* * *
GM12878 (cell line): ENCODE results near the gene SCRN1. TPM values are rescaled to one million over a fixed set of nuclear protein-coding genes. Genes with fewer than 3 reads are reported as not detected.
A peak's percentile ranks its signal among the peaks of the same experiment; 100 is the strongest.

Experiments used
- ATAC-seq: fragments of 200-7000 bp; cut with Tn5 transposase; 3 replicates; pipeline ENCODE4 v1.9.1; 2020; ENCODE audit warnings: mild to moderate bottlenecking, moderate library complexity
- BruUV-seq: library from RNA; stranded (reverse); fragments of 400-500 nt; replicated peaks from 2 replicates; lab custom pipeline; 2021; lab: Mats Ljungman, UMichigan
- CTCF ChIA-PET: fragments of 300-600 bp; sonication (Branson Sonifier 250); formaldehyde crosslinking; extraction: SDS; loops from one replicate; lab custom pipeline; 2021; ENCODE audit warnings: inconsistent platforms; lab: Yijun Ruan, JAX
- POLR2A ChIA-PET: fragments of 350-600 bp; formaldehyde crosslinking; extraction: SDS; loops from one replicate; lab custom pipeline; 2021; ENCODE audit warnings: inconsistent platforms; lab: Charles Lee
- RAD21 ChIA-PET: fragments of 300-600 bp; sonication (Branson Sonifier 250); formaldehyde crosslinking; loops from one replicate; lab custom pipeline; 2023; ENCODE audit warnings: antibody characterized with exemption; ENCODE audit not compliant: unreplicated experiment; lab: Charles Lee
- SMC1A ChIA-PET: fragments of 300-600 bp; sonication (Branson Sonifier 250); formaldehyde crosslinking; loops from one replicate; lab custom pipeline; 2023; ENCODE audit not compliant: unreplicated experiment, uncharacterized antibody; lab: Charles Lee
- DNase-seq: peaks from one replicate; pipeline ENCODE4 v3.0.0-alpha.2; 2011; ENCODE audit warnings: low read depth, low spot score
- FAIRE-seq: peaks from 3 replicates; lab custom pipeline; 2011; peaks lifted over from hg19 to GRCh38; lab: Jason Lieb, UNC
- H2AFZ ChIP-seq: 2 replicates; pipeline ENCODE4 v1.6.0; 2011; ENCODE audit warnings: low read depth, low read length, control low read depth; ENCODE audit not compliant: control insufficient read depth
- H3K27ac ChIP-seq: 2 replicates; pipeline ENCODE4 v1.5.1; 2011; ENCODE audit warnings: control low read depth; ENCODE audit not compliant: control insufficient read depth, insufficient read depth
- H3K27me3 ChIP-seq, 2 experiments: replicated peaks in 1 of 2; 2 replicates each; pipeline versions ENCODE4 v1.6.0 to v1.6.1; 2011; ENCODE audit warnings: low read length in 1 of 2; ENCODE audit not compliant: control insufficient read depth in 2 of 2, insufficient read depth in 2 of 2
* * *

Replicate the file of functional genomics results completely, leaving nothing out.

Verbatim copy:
GM12878 (cell line): ENCODE results near the gene SCRN1. TPM values are rescaled to one million over a fixed set of nuclear protein-coding genes. Genes with fewer than 3 reads are reported as not detected.
A peak's percentile ranks its signal among the peaks of the same experiment; 100 is the strongest.

Experiments used
- ATAC-seq: fragments of 200-7000 bp; cut with Tn5 transposase; 3 replicates; pipeline ENCODE4 v1.9.1; 2020; ENCODE audit warnings: mild to moderate bottlenecking, moderate library complexity
- BruUV-seq: library from RNA; stranded (reverse); fragments of 400-500 nt; replicated peaks from 2 replicates; lab custom pipeline; 2021; lab: Mats Ljungman, UMichigan
- CTCF ChIA-PET: fragments of 300-600 bp; sonication (Branson Sonifier 250); formaldehyde crosslinking; extraction: SDS; loops from one replicate; lab custom pipeline; 2021; ENCODE audit warnings: inconsistent platforms; lab: Yijun Ruan, JAX
- POLR2A ChIA-PET: fragments of 350-600 bp; formaldehyde crosslinking; extraction: SDS; loops from one replicate; lab custom pipeline; 2021; ENCODE audit warnings: inconsistent platforms; lab: Charles Lee
- RAD21 ChIA-PET: fragments of 300-600 bp; sonication (Branson Sonifier 250); formaldehyde crosslinking; loops from one replicate; lab custom pipeline; 2023; ENCODE audit warnings: antibody characterized with exemption; ENCODE audit not compliant: unreplicated experiment; lab: Charles Lee
- SMC1A ChIA-PET: fragments of 300-600 bp; sonication (Branson Sonifier 250); formaldehyde crosslinking; loops from one replicate; lab custom pipeline; 2023; ENCODE audit not compliant: unreplicated experiment, uncharacterized antibody; lab: Charles Lee
- DNase-seq: peaks from one replicate; pipeline ENCODE4 v3.0.0-alpha.2; 2011; ENCODE audit warnings: low read depth, low spot score
- FAIRE-seq: peaks from 3 replicates; lab custom pipeline; 2011; peaks lifted over from hg19 to GRCh38; lab: Jason Lieb, UNC
- H2AFZ ChIP-seq: 2 replicates; pipeline ENCODE4 v1.6.0; 2011; ENCODE audit warnings: low read depth, low read length, control low read depth; ENCODE audit not compliant: control insufficient read depth
- H3K27ac ChIP-seq: 2 replicates; pipeline ENCODE4 v1.5.1; 2011; ENCODE audit warnings: control low read depth; ENCODE audit not compliant: control insufficient read depth, insufficient read depth
- H3K27me3 ChIP-seq, 2 experiments: replicated peaks in 1 of 2; 2 replicates each; pipeline versions ENCODE4 v1.6.0 to v1.6.1; 2011; ENCODE audit warnings: low read length in 1 of 2; ENCODE audit not compliant: control insufficient read depth in 2 of 2, insufficient read depth in 2 of 2